There are many different varieties of kimchi – Korea’s national dish. Recipes vary from region to region and preparation methods differ from family to family – so much so that you’re never going to really find one, true, authentic Kimchi recipe. Keeping that in mind I think the best you can do is make the stuff to suit your tastes. The ingredients you can actually get hold of will also dictate the direction your kimchi takes. That said, you’re going to need Korean red pepper powder (Gochugaru) at the very least so do your best to hunt some down. You can buy it online from Sous Chef, along with the anchovy sauce I use in my recipe.
The recipe I followed is taken heavily from the Momofuku kimchi recipe but I replace some ingredients with those that I was able to source.
My last batch is about a week old now and is really starting to hum. It’s incredible stuff – hot but nothing that’s going to leave you gasping for air. It’s more the fizz you get from the fermentation alongside the pungent, sweet garlic background and salty fish sauce. And – it’s versatile. You can eat it on its own, use it as an ingredient in other dishes or, as recommended by Hawksmoor, use it as an amazing relish for burgers.
Here’s what you’ll need
- 1 Chinese cabbage
- 2 tablespoons sugar + another 2 tablespoons
- 2 tablespoons salt
- 2 whole bulbs of garlic, broken into cloves
- 1 large piece of ginger
- 2 tablespoons of Korean red pepper powder (Gochugaru)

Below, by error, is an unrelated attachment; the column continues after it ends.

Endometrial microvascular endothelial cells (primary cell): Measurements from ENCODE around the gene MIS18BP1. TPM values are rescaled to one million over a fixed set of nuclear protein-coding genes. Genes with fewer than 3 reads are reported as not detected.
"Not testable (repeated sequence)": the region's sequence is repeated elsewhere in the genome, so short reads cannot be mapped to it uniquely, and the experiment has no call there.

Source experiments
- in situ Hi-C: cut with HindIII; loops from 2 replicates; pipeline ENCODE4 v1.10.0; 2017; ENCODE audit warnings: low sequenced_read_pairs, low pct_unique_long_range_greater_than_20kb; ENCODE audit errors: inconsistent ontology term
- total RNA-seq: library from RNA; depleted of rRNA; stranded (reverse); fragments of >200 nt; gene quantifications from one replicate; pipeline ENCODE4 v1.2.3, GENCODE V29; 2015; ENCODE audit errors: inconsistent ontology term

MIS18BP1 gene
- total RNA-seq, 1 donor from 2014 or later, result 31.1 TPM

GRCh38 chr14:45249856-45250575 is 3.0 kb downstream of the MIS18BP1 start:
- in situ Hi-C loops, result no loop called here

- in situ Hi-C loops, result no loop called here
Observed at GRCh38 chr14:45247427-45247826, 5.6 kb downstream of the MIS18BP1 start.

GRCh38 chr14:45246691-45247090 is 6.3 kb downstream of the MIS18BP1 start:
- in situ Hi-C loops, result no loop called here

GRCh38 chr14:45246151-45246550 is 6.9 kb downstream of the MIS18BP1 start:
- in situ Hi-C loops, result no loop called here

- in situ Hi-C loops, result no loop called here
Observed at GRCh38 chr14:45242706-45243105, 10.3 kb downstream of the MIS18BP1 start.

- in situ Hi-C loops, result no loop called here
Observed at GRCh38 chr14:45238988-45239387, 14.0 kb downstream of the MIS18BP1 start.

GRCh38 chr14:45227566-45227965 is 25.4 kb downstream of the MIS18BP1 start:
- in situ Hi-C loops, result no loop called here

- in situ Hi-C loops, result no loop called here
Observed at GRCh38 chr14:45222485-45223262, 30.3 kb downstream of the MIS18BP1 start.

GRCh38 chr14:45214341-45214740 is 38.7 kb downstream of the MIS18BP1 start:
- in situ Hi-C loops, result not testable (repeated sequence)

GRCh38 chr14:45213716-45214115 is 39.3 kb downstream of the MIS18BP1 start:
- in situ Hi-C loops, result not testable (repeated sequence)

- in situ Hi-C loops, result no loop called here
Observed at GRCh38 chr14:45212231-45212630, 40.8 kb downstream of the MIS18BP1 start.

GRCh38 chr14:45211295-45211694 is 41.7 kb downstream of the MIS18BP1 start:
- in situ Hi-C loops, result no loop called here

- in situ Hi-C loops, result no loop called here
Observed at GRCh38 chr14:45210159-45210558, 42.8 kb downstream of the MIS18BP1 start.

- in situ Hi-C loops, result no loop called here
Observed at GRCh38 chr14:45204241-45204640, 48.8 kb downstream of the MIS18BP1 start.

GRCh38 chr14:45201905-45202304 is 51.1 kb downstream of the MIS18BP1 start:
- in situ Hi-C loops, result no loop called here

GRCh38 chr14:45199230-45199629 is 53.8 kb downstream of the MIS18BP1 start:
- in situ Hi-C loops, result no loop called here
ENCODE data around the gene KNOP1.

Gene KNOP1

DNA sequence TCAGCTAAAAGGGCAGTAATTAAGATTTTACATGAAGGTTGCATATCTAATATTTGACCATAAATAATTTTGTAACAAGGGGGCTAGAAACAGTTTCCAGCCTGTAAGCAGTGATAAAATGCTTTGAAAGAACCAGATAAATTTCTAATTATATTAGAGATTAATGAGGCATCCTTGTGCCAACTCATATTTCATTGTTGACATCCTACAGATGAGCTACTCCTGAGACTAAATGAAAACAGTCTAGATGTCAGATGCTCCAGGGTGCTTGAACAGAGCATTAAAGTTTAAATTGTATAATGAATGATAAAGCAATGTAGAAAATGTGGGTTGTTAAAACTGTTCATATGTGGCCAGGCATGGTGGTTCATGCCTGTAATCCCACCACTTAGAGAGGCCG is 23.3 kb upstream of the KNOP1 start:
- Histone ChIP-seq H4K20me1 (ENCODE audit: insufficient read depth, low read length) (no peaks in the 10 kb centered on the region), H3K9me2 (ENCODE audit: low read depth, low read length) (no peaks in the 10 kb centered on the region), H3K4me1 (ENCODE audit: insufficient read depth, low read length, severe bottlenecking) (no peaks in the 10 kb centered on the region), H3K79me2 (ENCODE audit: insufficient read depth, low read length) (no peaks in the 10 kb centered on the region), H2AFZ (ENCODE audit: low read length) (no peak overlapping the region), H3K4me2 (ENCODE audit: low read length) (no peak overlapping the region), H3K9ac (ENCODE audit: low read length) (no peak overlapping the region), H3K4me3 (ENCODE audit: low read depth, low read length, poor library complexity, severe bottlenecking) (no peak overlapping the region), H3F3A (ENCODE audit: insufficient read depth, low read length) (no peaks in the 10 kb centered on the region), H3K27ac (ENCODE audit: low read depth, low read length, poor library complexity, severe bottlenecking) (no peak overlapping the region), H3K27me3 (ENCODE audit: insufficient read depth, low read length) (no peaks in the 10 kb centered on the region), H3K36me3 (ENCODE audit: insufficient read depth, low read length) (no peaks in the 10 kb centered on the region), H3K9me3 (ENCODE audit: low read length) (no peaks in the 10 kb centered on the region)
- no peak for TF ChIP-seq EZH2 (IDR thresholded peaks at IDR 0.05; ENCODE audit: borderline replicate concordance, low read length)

- 2 tablespoons of anchovy sauce
- 1 tablespoon of soy sauce
- 1 handful of sliced spring onion
- 1 handful of shredded carrot.
Cut the cabbage lengthways and then into 1 inch cross-sections. Place in a bowl and cover with 2 tablespoons of sugar and the salt – making sure all the pieces are coated. Leave in the fridge for 24 hours.
Rinse the cabbage in cold, running water and allow to drain for a few minutes.
The gochugaru, garlic, ginger, soy sauce, anchovy sauce, and remaining 2 tablespoons of sugar go into a bowl. Whizz them up with a hand-held mixer until you make a coarse paste – you will probably need to add a dash of water just to get things moving.
Add the drained cabbage, spring onion and carrot to the paste and coat well.
Store in sealed jars – pressing the mixture down to try to remove any air bubbles.
Leave it for a week at least – just to get things really moving.
When you’ve made it once and given it a good try, you’ll always want to have some handy. It’s a beautiful thing.
Tags: cabbage, ferment, kimchi, korea
By John Loydall